Mister and I spent Thanksgiving with “Sweet Talk Radio” and half of their parental units. It was a lovely holiday, with delicious food, a rousing “Bananagrams” competition and lively conversation. At some point in the evening, a parental unit began an anecdote by saying, “For those who are interesting…” We all had a good laugh and each of us said we’d be using that one.
Mister and I mis-speak all the danged time, usually on purpose. A lot of what we say is attributable to our own backfiring brains. Sometimes, however, we’ve heard someone else say something that struck a chord, and have adopted the “mis-speak” as our own.
We sometimes say “supposably” – even though we both know better. Well, we supposably know better.
How about “pacifically”? As in, “Let’s talk about our language problems. Pacifically, let’s talk about our mis-speaks.” Yeah, we use that one, too.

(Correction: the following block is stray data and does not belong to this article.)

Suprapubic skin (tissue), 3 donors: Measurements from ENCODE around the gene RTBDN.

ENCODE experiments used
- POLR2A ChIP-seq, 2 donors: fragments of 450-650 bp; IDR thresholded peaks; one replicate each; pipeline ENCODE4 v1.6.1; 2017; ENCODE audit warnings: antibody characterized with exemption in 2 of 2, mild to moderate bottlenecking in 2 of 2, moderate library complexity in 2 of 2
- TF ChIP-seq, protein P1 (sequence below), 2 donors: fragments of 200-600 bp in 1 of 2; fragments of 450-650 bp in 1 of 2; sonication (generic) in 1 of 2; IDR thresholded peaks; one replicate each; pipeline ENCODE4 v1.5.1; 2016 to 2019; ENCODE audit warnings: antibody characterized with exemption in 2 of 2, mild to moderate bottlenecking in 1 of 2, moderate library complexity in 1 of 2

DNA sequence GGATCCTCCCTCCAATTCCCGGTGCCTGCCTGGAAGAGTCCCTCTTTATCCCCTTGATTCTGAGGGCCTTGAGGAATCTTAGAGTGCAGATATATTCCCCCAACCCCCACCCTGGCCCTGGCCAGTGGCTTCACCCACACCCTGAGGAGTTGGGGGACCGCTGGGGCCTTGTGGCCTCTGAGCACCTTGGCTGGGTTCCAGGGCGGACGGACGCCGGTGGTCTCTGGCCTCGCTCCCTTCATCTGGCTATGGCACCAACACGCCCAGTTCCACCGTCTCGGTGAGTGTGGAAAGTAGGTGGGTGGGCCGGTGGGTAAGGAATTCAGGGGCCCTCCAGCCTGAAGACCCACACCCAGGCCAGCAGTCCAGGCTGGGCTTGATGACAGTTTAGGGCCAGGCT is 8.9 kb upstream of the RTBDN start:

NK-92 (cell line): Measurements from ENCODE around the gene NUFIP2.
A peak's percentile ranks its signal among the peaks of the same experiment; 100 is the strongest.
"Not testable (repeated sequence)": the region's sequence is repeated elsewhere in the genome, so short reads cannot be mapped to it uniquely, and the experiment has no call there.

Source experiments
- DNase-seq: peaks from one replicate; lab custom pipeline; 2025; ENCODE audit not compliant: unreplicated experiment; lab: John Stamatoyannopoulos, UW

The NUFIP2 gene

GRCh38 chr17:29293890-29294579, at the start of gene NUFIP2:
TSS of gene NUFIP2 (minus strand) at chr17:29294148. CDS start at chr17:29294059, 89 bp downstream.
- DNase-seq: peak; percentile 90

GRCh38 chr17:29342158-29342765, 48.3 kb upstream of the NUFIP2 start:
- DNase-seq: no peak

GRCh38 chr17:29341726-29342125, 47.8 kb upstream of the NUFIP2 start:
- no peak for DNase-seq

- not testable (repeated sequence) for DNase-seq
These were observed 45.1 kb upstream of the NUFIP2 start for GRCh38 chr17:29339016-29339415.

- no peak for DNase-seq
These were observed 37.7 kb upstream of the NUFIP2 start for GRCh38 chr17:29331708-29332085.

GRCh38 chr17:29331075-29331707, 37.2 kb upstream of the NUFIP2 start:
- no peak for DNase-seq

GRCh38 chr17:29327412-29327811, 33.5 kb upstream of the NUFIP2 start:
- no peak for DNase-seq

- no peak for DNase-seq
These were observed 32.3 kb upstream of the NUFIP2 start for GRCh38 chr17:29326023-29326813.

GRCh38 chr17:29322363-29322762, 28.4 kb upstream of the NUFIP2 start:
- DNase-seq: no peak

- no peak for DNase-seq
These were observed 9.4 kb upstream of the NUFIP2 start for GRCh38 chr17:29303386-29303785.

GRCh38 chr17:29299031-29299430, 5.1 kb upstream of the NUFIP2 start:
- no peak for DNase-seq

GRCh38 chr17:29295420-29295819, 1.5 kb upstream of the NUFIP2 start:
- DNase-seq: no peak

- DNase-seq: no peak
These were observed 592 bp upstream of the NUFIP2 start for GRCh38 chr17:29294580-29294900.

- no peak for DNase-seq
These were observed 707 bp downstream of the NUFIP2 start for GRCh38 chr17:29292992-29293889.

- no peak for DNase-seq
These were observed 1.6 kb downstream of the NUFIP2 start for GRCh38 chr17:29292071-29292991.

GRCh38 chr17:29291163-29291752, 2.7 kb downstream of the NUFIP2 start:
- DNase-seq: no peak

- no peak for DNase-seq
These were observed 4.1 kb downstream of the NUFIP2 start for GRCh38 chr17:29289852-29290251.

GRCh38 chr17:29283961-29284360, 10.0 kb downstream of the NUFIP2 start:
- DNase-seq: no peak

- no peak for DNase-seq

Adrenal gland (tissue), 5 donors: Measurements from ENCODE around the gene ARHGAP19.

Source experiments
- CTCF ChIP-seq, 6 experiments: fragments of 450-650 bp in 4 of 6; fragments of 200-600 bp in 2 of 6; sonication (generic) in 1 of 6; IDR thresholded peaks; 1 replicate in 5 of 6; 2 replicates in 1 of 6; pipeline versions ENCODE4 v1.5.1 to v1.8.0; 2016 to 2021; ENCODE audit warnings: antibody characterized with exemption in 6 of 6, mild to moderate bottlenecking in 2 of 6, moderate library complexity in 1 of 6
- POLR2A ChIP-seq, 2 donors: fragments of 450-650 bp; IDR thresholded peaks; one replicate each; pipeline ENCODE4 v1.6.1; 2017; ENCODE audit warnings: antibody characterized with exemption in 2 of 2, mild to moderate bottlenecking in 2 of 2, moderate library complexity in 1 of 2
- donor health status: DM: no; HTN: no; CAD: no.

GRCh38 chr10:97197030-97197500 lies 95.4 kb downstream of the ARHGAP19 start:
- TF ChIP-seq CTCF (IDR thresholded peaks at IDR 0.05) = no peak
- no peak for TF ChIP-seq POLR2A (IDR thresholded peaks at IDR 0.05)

Even grocery stores fall prey: Ralph’s gets the British treatment and is pronounced “Rafe’s.” Pavilions is in a league of its own. For some reason, I use a deep, scratchy, French accent to say “Pah-vee-yone’s.” Every. Single. Time. Why? I have no idea.
I say “li-berry” like it’s the real word. (And I’m not giving it up!)
Apparently, when I was a wee lass I loved to eat “hot-ghotti.” Still call it that and still love it.
When one of us says, “I’m going to take a ‘shiggity’ now,” the other knows that means shower.
Forks? “Susie Farkuses”
There are other mis-speaks, of course. And there are about a jillion things we call each other. Seriously – we rarely use one another’s actual names.
I suppose – over time – this is what people do. We come up with our own little language nuances. Existing words come to have new meanings. New words are formed. Language is a living creation, friends. Just like relationships. When you think about it, that’s a beautiful thing. Downright purty, in fact.
If you have any “mis-speaks” you’d like to share, I’d love to hear back from you. But no pressure or anything. It’s only for those who are interesting.